Nostalgia with Margaret Watson: Dewsbury bobbies were sporting champions
When I was a young reporter I knew the names of every police officer in Dewsbury – today I don’t know one, and I’m sure most people reading this column would say the same.
You didn’t have to be a criminal to know the names of your local bobbies because chances are you’d grown up with them.
Police officers are not as visible today as they used to be 50 years ago, and I wonder how many of those based in Dewsbury actually live in the town.
There was a time when local bobbies were expected to live in the town they served, and the council was so keen for this to happen they even built special police houses for them.
There are still enough of us around today who remember when Dewsbury was such an important town and such a thriving metropolis, it actually had two police stations.
The old county borough police force was situated in the town hall, and the old West Riding police headquarters, of which I write today, was in nearby Grove Street.
The court cases they dealt with came from outlying areas like Mirfield, Liversdege, Norristhorpe and Heckmondwike.
As a young reporter, I covered both local police courts three or four times a week, and yes, that is how I learned the names of every police officer in the town.
Regular as clockwork they were they were up there in the witness box nearly every day giving evidence in some case or other.
Just along the corridor from the courtroom of the Dewsbury Borough Court was the chief constable’s office (yes, we did have our own chief constable) and next door to him was the town clerk’s office – and yes we had our own town clerk as well. Oh happy days..
The photographs I am showing on this page are not of Dewsbury Borough police officers, but members of the West Riding Police Force, stationed in Dewsbury.
They were kindly sent in, at my request, by former police officer Tony Ridley, who I am glad to say still lives in Dewsbury.
The reason Tony mentioned these photographs to me was the fact that it is 50 years since the athletics team of the old Dewsbury division of the West Riding Force crowned a golden era by winning, for the third successive year, both the Ward Shield and the Mylechrest Cup in the Force annual sports held at Sandal.
The shield was for the most points gained in track and field events, and the cup was for winning the inter-divisional medley relay race at the same meeting.
In those days the West Riding Force stretched from Rotherham in the South to Sedbergh in the North West, Goole and York in the East and Lancashire and Manchester in the West.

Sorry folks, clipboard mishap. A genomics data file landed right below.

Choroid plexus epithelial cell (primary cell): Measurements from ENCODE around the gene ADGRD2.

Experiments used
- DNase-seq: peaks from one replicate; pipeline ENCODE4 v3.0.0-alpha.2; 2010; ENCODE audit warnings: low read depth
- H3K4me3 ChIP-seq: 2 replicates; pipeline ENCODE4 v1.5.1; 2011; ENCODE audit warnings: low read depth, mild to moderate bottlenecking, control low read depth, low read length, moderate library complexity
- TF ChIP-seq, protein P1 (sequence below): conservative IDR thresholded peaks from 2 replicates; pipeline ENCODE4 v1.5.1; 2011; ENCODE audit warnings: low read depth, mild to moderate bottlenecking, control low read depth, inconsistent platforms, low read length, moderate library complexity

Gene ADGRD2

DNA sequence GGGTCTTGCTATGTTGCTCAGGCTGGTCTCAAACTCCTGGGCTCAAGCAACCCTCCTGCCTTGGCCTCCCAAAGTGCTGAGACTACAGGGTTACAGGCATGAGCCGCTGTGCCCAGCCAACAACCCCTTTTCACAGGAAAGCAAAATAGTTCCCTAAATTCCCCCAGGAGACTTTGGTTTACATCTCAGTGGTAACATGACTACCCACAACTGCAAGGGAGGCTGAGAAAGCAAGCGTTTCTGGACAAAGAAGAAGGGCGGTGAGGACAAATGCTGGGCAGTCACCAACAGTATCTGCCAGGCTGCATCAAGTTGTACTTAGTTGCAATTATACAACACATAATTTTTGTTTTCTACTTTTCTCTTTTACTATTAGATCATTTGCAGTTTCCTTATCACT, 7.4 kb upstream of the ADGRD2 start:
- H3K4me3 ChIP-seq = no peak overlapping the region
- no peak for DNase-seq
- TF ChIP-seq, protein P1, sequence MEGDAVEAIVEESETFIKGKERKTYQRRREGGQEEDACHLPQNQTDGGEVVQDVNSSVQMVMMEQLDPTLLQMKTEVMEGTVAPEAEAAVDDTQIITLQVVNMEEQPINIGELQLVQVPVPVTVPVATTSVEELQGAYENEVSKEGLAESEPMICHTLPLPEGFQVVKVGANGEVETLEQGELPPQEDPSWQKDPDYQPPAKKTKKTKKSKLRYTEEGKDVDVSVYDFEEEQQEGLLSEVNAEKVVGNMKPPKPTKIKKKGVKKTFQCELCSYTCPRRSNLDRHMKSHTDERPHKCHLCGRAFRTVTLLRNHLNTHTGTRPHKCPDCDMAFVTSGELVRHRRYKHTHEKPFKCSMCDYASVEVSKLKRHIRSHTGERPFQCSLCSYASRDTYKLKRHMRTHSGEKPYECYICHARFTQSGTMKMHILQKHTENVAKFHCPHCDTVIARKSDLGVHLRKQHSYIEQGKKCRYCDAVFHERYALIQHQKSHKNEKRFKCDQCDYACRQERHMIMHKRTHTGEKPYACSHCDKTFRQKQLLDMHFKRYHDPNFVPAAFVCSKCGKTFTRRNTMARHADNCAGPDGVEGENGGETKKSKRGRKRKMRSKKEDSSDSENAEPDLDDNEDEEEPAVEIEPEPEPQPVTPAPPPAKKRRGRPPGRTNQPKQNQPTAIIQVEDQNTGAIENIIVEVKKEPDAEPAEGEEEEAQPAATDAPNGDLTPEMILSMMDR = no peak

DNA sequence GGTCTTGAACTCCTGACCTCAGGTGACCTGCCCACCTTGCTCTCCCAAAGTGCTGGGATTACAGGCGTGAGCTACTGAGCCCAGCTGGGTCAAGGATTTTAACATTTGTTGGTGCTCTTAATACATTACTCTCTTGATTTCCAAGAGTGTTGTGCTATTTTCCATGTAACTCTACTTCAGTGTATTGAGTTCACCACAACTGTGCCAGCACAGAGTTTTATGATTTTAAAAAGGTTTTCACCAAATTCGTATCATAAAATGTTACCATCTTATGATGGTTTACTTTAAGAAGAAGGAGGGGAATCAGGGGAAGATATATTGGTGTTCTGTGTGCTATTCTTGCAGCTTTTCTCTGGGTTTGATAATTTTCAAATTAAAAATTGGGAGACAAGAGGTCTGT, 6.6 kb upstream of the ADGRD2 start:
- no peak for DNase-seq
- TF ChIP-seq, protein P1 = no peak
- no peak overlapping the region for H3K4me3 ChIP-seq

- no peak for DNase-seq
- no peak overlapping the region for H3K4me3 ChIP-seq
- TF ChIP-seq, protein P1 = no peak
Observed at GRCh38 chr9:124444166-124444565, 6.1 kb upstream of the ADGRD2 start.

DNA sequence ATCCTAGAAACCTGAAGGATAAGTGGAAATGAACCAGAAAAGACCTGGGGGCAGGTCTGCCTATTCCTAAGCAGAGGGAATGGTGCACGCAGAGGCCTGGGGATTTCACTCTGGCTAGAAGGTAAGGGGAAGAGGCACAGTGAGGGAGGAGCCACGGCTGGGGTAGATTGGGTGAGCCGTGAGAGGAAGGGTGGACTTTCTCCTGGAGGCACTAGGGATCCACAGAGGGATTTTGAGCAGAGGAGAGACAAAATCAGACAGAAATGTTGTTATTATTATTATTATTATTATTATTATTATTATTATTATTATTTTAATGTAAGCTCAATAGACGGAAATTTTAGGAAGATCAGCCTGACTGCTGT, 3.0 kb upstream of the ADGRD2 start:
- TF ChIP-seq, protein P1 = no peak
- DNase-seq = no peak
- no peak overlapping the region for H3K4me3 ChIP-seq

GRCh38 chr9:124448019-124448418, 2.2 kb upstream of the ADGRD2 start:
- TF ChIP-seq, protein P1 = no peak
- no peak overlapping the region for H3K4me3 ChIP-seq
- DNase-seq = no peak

It was made up of some 14 territorial divisions, all of which were represented in the competition .
The athletes of the Dewsbury team were policemen based in the towns around Dewsbury, and were mostly beat officers from Mirfield, Batley, Birstall, Heckmondwike, Cleckheaton and Gomersal.
Dewsbury’s run of success had begun in 1961 when a team of only four athletes – Clive Haynes, John Mansfield (who later transferred to the Norfolk constabulary), Allan Robinson and Tony Ridley – had managed to win both trophies.
John Mansfield also won the Craven Cup at the same meeting for the most points scored by an individual athlete.
Tony remembers those happy days and recalls that by 1963 their track and field athletes were well established both within and outside the force, winning events at the County Hall Sports and in the Yorkshire Woollen District Championships as well as representing the force at regional and national level.
The County Hall competition was for all departments of the old West Riding County Council, and as well as police officers, there were also competitors taking part from groups such as the fire service, architects, education, highways and many more.
Prior to 1962, the West Riding constabulary had competed as one team in the County Hall Sports, but they had become so dominant that from that time onwards each division had to compete in its own right.
The athletes of Dewsbury were again to the fore in their 1963 meeting, providing the winners of the quarter-mile, half-mile and relay races.
In those days all the events, apart from the relays at both the Force and County Hall sports, were run on a handicap basis and most of their competitors had to give a start to the others, making the achievement more noteworthy.
The pictures show the Dewsbury teams with the Ward Shield and Mylchrest Cup as well as with the trophies won at the County hall sports, the Durham Cup won by Brian Prendergast for the half-mile, the Founders Cup won by Tony Ridley for the quarter-mile and the Medical Cup for the 4 x 220 yards relay.
Tony recalled: “Sometime after the 1963 season the rot steadily set in and we only managed to tie the following year with the headquarter’s team for the Ward Shield.
“Thereafter, transfers, age and family commitments all took their toll. Nevertheless, several of those officers who were part of the era still maintain their friendships to the present day.”
I am deeply grateful to Tony for sending me this information and photographs because I don’t think I would have got them but for a chance meeting in Sainsburys. Tony remarked it was just 50 years ago since Dewsbury’s remarkable success. I asked him to send me more details and photographs which he kindly did.
As I keep telling readers, without their input and encouragement, photographs and memories, I wouldn’t be able to write this column, week after week, year after year. So please keep up the good work!